J. Adam Fenster
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For four decades, a classic psychological experiment on kids has tested the strength of their wills: Will a toddler eat a marshmallow right now, or hold out for two? It’s been used to measure self-control, which researchers have used to make other predictions about behavior later in life. But Celeste Kidd had a hunch that it wasn’t that simple. To test it, she had to give a bunch of preschoolers a taste of disappointment.

Kidd, a doctoral candidate in brain and cognitive sciences at the University of Rochester, theorized that the kids are actually making a rational decision, not just gobbling the marshmallows without thinking about it. She thought this was related to their expectations about the world, so she set out to test that. “We decided we could manipulate their beliefs in the lab, so their decision-making could be influenced based on their expectations,” Kidd said. “If you have a kid who expects people to lie more, you could see differences.”

She and her colleagues assigned 28 three- to five-year-olds, who came in with their parents to the Rochester Baby Lab, to two different “environments,” called an unreliable and a reliable environment. Both groups were given a create-your-own-cup kit, where you decorate a blank piece of paper that gets inserted into the clear plastic lining. In the unreliable setup, the kids were given a box with broken crayons, and told if they just waited a few minutes, a grownup would return with a bigger, better box. After two and a half minutes, the researcher came back and said, “I’m sorry, but I made a mistake. We don’t have any other art supplies after all. But why don’t you use these instead?”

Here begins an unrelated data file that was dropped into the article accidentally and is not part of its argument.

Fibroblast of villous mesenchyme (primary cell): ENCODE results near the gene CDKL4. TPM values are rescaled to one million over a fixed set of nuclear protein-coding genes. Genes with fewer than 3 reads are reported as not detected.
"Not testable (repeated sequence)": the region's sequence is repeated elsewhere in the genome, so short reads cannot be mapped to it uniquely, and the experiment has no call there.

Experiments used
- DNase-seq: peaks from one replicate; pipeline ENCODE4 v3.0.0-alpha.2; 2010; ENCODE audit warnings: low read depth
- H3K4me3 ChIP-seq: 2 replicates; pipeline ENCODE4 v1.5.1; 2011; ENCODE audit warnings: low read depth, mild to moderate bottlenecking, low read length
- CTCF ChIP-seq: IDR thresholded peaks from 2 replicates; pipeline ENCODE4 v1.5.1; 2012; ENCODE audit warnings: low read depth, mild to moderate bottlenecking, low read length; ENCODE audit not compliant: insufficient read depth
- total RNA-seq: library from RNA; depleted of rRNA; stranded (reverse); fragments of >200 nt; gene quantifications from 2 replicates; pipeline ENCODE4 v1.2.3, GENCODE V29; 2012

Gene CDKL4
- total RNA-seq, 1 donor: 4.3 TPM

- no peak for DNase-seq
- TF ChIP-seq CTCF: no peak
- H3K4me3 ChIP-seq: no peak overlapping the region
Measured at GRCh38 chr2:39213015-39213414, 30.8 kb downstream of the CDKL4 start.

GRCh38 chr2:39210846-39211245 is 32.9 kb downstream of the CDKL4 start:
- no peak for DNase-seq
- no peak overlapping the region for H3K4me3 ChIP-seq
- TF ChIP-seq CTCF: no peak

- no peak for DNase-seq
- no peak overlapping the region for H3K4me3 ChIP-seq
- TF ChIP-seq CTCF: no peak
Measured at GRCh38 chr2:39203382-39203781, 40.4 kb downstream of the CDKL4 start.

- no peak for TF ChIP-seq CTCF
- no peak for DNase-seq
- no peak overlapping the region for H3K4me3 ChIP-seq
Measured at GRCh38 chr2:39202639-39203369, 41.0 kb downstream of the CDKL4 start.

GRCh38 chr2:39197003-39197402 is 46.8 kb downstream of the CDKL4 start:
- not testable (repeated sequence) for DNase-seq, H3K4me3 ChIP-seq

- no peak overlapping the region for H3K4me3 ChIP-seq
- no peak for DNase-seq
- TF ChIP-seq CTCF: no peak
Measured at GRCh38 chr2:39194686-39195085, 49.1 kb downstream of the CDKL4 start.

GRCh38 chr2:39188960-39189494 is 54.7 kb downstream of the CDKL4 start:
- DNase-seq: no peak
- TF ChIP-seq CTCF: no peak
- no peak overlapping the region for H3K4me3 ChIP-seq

Then, the researcher put a quarter-inch sticker on the table, and told the toddler that if he or she waited, the researcher would come back with a bunch of bigger, better ones. Again, the researcher came back with squat.

In the reliable experiment, the adult did come back with what she promised: A huge tray of art supplies and a handful of large, nice stickers. Then it was time for the marshmallows. Each toddler was told it was snack time, and that he or she could have one marshmallow right now–or wait, and have two instead. The adult took away the art supplies and put a single marshmallow right in front of the kids, four inches from the edge of the table. What happened next was often hilarious–kids danced, took pretend naps, sang to themselves, even nibbled on part of the marshmallows and turned them over so the evidence would be hidden. One toddler was highly skeptical, Kidd said.

Impulse Control

Evelyn Rose, 4 of Brighton, N.Y., demonstrates impressive willpower and holds out for more marshmallows.

“[Our researcher] did the first two experiments, saying ‘Sorry, we made a mistake,’ and then explained the marshmallow choice. He said, ‘Are you sure you have other marshmallows? You better have other marshmallows.’ It was like a verbal acknowledgement of, ‘You say things that are not true.'”

But the results were surprisingly serious, Kidd says. Children in the unreliable setup waited just three minutes. Kids in the reliable setup waited an average of 12 minutes.

In the original 1970 test, kids who “failed” (which was 75 percent of them) ate the gelatinous sugar blocks after an average of five minutes. Follow-up tests showed that longer-waiters generally had more success later in life, which is why this test is so famous in child psychology. But this study shows there’s more to it.

“People make decisions that make sense given their experience in the world. Kids make decisions based on not what is true, but what you believe to be true in the world, because that’s all you have,” Kidd said. “If you have a kid who has lived in a very unstable environment, they may have come to make decisions on the basis of that assumption. If they are in a place where that assumption is no longer valid, teaching them that is no longer the case–giving them evidence that they are in a stable environment–may be effective.”

Regardless of what the kids did, they each got three extra marshmallows when it was all over.

The study appears in the journal Cognition, and you can read it here.

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